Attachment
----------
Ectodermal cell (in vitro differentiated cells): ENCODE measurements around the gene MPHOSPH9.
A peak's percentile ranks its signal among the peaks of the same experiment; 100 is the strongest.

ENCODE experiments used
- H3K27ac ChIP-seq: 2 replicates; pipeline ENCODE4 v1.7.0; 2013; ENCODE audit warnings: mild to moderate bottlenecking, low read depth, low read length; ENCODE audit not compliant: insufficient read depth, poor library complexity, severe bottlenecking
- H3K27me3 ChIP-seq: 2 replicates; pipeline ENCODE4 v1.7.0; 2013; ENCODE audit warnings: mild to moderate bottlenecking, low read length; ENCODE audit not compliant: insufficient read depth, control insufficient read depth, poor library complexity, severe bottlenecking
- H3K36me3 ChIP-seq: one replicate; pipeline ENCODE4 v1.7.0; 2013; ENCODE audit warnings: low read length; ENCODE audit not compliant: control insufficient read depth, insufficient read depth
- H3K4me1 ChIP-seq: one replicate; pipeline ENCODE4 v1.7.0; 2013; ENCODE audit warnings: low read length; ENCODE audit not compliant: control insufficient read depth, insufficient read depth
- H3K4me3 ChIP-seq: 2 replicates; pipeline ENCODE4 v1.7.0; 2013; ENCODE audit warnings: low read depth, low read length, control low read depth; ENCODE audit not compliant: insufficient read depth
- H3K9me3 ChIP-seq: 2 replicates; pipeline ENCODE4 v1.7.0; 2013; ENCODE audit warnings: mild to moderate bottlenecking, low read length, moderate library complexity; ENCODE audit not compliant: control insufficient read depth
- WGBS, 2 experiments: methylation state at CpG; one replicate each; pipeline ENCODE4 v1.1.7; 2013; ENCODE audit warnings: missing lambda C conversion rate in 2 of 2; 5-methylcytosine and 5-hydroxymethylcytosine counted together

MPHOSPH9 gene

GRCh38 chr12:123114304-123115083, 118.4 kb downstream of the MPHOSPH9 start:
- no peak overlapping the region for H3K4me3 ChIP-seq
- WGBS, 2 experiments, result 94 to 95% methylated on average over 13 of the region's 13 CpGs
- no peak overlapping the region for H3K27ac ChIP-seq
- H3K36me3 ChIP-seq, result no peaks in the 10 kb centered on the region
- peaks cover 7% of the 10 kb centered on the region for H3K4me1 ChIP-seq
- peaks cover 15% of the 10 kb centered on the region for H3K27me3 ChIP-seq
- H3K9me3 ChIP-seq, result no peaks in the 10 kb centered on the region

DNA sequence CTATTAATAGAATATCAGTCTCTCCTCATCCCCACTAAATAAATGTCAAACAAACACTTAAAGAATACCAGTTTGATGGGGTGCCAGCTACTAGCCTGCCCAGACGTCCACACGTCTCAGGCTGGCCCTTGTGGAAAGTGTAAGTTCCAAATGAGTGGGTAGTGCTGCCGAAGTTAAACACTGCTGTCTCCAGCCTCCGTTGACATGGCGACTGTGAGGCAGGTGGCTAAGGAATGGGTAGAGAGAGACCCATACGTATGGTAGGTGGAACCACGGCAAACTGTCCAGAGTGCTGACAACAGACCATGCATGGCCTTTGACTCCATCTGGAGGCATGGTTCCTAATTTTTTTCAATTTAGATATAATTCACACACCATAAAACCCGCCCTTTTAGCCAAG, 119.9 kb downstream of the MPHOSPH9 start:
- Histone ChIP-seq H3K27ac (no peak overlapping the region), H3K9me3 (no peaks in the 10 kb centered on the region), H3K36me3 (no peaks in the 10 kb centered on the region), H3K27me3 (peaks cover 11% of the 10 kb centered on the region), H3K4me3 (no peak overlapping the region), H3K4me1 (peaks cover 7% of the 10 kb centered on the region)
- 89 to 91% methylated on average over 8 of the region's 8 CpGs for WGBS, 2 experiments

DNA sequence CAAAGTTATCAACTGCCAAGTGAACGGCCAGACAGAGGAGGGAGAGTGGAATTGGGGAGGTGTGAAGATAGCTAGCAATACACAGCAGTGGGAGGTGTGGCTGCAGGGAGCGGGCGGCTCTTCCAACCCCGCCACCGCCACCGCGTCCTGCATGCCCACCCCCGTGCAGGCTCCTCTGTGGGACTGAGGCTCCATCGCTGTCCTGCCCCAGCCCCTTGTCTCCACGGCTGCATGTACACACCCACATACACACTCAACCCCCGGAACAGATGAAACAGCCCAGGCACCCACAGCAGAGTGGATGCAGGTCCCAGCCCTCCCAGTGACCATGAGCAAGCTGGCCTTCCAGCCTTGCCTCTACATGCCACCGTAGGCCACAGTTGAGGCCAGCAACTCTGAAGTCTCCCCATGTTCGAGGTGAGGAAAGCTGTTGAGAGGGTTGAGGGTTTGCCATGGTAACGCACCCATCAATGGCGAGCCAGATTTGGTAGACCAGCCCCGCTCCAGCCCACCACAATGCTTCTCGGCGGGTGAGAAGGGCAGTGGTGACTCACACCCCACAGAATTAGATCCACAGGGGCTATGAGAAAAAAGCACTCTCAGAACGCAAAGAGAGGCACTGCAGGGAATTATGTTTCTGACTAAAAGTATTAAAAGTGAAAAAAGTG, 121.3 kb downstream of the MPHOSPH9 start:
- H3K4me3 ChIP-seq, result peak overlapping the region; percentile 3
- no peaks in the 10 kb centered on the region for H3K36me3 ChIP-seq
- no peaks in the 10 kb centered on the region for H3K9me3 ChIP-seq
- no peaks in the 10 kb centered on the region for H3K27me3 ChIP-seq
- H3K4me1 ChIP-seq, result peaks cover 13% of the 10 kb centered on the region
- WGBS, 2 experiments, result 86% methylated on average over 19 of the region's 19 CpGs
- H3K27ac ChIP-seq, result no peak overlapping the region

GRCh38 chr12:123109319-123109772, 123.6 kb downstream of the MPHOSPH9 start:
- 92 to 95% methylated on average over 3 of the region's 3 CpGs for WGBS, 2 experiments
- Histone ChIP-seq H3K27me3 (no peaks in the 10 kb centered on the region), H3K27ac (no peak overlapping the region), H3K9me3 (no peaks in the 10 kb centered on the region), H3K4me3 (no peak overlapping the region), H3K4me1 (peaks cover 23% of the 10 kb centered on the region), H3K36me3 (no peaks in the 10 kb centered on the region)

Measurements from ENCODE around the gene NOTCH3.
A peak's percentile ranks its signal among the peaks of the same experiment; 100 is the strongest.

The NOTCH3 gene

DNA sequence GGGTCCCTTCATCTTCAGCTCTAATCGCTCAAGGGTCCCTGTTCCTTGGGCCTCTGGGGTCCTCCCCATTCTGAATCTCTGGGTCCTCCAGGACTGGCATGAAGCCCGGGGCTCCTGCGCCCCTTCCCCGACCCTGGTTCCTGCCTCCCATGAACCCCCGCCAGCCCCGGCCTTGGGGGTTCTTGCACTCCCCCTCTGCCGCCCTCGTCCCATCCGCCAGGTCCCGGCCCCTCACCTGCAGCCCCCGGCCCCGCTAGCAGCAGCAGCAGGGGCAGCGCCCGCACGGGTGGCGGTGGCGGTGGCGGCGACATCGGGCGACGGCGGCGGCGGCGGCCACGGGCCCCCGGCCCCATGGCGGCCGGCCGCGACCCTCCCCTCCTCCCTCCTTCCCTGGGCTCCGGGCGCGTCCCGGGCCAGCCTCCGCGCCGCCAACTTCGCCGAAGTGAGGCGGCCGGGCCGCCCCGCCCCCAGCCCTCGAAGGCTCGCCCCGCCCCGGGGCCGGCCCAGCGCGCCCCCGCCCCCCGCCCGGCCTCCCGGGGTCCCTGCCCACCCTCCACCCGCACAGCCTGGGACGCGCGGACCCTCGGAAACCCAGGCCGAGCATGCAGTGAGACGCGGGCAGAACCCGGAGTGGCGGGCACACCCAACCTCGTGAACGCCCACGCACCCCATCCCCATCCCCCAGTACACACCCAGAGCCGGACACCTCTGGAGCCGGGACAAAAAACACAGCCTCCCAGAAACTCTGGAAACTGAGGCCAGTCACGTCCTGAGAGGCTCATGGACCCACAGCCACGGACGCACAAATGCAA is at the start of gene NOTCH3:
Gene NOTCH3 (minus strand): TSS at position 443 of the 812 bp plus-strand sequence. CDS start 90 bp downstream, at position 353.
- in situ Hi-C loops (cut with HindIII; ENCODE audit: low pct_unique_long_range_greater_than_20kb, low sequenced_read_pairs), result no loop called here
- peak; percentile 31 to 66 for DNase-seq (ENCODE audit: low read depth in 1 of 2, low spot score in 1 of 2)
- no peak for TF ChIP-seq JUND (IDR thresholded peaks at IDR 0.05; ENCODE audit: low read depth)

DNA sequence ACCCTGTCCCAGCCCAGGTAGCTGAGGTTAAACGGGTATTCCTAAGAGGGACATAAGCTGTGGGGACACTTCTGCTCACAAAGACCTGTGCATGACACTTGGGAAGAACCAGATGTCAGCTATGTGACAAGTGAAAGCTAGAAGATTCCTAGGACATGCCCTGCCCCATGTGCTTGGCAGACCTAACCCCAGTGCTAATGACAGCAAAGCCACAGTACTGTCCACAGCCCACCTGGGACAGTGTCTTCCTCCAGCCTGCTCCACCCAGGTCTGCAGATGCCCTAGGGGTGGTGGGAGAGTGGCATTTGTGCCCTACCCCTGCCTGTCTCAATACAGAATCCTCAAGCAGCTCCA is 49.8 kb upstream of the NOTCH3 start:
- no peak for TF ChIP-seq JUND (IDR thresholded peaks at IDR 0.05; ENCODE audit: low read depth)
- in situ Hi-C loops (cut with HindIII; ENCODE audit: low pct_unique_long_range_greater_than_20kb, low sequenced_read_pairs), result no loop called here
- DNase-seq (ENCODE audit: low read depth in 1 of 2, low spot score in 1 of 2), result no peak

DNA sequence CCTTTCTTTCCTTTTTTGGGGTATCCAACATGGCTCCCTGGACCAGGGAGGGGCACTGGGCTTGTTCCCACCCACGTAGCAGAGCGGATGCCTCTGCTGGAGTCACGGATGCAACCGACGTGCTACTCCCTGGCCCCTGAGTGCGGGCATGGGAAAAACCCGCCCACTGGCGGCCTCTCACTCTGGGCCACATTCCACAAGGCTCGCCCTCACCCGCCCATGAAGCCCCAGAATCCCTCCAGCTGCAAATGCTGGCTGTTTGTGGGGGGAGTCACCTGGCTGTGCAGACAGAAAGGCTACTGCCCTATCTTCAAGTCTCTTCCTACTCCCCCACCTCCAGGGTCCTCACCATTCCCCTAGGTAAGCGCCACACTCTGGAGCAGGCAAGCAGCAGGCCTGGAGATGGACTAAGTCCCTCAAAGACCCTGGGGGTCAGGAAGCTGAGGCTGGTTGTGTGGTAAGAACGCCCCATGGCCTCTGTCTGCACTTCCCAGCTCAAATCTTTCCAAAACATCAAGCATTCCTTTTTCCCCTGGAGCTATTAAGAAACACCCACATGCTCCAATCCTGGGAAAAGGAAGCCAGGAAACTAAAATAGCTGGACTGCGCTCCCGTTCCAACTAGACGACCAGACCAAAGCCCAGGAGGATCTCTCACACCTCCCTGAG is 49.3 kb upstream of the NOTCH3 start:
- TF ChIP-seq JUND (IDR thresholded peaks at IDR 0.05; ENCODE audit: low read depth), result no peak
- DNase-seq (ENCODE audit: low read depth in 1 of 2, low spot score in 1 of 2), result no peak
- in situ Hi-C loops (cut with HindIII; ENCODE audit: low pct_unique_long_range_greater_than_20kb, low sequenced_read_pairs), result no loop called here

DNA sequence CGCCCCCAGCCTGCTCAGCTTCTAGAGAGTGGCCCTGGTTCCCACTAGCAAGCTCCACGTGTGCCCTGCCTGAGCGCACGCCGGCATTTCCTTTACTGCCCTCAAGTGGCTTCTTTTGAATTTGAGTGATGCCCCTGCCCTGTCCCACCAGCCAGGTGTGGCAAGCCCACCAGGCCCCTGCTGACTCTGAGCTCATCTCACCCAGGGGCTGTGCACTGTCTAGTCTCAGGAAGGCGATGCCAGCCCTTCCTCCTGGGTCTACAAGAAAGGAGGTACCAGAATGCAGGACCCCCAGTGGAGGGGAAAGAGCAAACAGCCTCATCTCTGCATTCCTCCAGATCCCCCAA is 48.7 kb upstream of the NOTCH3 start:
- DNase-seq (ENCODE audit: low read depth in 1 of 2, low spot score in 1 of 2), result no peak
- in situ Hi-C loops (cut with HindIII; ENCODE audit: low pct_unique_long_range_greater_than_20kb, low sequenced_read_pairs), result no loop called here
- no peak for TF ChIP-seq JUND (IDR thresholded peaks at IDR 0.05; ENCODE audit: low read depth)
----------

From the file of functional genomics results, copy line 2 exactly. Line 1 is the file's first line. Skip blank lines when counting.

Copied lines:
A peak's percentile ranks its signal among the peaks of the same experiment; 100 is the strongest.